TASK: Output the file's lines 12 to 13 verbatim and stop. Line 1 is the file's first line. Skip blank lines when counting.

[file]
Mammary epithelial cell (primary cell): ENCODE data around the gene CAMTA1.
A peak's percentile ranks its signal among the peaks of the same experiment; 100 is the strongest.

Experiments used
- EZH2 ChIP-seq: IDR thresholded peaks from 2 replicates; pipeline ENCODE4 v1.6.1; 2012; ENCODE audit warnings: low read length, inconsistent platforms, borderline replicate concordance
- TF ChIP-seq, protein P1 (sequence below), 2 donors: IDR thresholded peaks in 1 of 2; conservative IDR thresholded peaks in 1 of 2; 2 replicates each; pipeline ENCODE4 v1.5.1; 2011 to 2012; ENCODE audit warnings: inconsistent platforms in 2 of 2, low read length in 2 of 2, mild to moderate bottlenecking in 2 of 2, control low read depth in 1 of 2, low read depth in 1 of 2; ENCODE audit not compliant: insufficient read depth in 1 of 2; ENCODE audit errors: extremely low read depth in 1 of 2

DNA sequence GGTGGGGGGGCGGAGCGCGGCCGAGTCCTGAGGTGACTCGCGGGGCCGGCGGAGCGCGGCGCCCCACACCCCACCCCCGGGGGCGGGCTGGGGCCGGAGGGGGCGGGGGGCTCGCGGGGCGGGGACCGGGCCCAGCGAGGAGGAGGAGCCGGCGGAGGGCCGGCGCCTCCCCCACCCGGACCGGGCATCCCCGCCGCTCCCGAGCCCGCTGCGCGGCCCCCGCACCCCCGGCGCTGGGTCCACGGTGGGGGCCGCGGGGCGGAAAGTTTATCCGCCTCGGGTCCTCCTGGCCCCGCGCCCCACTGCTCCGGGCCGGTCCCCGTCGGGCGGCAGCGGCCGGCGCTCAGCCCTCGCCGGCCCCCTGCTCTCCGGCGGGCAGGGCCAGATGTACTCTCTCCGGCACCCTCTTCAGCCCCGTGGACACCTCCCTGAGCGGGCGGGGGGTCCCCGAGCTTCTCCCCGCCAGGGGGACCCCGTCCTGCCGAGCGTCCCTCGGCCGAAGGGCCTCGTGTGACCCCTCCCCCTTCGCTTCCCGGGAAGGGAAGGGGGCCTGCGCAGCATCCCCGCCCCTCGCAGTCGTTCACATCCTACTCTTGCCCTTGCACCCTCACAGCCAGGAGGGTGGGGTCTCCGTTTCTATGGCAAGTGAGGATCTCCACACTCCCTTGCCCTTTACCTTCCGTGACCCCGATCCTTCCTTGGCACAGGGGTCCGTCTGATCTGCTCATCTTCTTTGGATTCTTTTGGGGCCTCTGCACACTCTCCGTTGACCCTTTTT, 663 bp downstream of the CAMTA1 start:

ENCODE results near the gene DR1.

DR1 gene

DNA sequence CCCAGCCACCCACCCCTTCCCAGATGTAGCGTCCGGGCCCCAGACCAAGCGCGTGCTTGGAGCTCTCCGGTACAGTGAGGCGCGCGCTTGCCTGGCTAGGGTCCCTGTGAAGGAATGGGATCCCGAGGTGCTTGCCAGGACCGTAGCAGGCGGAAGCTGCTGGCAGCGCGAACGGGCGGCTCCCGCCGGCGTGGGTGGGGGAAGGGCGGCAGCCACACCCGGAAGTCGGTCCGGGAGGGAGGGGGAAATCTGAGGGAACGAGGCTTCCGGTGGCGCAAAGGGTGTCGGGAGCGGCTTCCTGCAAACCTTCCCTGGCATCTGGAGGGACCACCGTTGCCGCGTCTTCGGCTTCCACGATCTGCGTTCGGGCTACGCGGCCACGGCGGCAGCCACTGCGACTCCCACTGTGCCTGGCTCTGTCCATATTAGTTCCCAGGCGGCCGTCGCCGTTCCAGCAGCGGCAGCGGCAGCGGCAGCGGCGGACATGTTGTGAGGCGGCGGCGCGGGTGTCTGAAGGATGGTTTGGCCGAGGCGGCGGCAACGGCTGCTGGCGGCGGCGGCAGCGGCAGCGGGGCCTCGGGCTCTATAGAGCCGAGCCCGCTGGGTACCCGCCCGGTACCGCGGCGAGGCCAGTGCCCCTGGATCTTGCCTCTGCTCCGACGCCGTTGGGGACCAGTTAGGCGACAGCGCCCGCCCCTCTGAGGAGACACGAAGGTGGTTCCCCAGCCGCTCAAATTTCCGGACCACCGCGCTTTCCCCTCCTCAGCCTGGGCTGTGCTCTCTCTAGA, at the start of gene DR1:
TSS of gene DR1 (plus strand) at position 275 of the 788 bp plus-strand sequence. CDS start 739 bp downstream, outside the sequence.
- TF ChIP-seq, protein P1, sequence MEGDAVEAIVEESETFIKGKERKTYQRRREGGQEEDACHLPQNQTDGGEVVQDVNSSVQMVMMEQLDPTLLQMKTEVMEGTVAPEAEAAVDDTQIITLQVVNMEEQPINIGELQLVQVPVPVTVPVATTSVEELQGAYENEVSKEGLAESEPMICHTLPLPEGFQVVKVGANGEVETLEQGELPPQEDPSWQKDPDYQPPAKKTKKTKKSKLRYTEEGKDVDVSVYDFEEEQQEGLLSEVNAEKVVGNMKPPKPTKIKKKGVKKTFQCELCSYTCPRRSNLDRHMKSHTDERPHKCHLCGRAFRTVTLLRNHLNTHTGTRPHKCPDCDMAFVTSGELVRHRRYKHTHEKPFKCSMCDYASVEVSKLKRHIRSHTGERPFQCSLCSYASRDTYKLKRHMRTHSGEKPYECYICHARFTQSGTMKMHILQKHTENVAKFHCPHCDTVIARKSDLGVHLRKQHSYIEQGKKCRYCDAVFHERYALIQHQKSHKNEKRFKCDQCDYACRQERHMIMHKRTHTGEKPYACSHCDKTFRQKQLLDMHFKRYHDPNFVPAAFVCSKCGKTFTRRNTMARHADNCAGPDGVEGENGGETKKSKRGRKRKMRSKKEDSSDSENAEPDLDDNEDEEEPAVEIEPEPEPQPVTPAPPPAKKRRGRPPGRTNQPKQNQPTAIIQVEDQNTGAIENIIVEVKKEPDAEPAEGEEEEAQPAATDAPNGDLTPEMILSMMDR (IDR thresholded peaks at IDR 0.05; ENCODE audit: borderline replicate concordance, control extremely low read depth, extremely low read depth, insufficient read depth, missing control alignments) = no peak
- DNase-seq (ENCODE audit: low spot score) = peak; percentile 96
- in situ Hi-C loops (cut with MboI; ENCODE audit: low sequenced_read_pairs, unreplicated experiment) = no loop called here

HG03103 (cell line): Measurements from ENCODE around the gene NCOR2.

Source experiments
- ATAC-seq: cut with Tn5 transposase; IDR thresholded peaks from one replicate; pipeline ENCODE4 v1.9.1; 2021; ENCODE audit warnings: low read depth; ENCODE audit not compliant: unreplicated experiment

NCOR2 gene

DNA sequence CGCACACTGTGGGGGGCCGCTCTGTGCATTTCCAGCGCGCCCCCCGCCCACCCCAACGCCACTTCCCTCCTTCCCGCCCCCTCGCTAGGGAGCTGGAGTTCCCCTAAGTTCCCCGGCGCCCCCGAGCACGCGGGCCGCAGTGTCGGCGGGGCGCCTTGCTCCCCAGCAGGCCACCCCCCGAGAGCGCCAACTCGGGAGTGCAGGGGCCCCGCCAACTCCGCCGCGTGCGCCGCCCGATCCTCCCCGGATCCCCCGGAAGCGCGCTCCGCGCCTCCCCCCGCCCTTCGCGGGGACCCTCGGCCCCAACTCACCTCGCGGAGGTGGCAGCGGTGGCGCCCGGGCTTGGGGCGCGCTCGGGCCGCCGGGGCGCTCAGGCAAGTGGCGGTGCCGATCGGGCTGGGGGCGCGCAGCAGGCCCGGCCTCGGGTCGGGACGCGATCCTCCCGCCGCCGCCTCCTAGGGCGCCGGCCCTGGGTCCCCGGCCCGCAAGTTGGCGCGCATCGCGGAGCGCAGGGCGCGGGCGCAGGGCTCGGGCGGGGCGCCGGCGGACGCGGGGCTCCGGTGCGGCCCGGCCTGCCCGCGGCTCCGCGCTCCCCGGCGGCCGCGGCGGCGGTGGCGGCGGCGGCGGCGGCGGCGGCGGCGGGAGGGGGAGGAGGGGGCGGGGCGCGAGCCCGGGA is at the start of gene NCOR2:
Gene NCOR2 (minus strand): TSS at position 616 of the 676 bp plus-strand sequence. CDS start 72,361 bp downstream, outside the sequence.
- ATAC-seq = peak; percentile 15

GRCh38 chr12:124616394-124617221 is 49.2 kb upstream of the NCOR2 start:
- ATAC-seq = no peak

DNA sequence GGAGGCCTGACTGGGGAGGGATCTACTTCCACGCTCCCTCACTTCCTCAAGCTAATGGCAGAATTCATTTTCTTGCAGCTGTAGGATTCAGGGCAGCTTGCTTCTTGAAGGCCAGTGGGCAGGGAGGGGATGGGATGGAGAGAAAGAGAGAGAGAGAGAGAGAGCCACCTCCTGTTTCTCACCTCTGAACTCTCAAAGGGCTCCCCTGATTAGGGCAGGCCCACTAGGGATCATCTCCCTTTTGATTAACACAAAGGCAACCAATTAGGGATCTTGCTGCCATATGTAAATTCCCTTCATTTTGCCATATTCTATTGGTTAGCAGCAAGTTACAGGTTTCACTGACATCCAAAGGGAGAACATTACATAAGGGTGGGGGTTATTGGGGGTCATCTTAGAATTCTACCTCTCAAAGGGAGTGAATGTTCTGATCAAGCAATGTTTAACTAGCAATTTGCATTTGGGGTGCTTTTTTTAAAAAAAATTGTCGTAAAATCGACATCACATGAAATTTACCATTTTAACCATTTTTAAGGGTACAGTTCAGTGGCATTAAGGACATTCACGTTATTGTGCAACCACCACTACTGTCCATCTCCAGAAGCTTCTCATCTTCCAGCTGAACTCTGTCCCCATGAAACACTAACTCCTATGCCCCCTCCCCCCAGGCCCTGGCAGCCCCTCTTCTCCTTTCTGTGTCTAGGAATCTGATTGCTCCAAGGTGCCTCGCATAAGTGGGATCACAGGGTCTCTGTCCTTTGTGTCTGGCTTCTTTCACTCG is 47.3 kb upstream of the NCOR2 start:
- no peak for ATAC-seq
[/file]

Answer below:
- DNase-seq (ENCODE audit: low spot score) = peak; percentile 96
- in situ Hi-C loops (cut with MboI; ENCODE audit: low sequenced_read_pairs, unreplicated experiment) = no loop called here